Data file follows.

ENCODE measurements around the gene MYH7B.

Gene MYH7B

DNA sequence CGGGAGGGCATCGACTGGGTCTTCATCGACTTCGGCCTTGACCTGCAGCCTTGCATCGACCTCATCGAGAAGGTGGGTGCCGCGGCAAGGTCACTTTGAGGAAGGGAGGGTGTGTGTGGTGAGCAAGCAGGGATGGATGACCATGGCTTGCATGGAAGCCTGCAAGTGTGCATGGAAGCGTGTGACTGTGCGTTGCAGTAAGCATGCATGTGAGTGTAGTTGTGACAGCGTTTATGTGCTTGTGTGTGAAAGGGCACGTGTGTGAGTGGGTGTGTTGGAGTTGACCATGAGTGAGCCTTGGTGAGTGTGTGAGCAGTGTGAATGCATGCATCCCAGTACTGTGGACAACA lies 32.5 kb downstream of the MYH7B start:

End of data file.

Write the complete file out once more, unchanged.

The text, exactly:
ENCODE measurements around the gene MYH7B.

Gene MYH7B

DNA sequence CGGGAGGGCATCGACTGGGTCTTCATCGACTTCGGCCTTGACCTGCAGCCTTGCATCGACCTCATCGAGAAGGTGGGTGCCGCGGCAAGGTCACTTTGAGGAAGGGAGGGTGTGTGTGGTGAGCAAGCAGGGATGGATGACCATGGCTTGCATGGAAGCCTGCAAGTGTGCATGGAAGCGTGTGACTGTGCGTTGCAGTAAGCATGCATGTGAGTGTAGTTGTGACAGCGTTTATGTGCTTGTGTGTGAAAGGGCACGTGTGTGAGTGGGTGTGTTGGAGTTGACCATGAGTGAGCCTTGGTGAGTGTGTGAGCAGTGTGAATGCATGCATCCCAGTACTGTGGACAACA lies 32.5 kb downstream of the MYH7B start: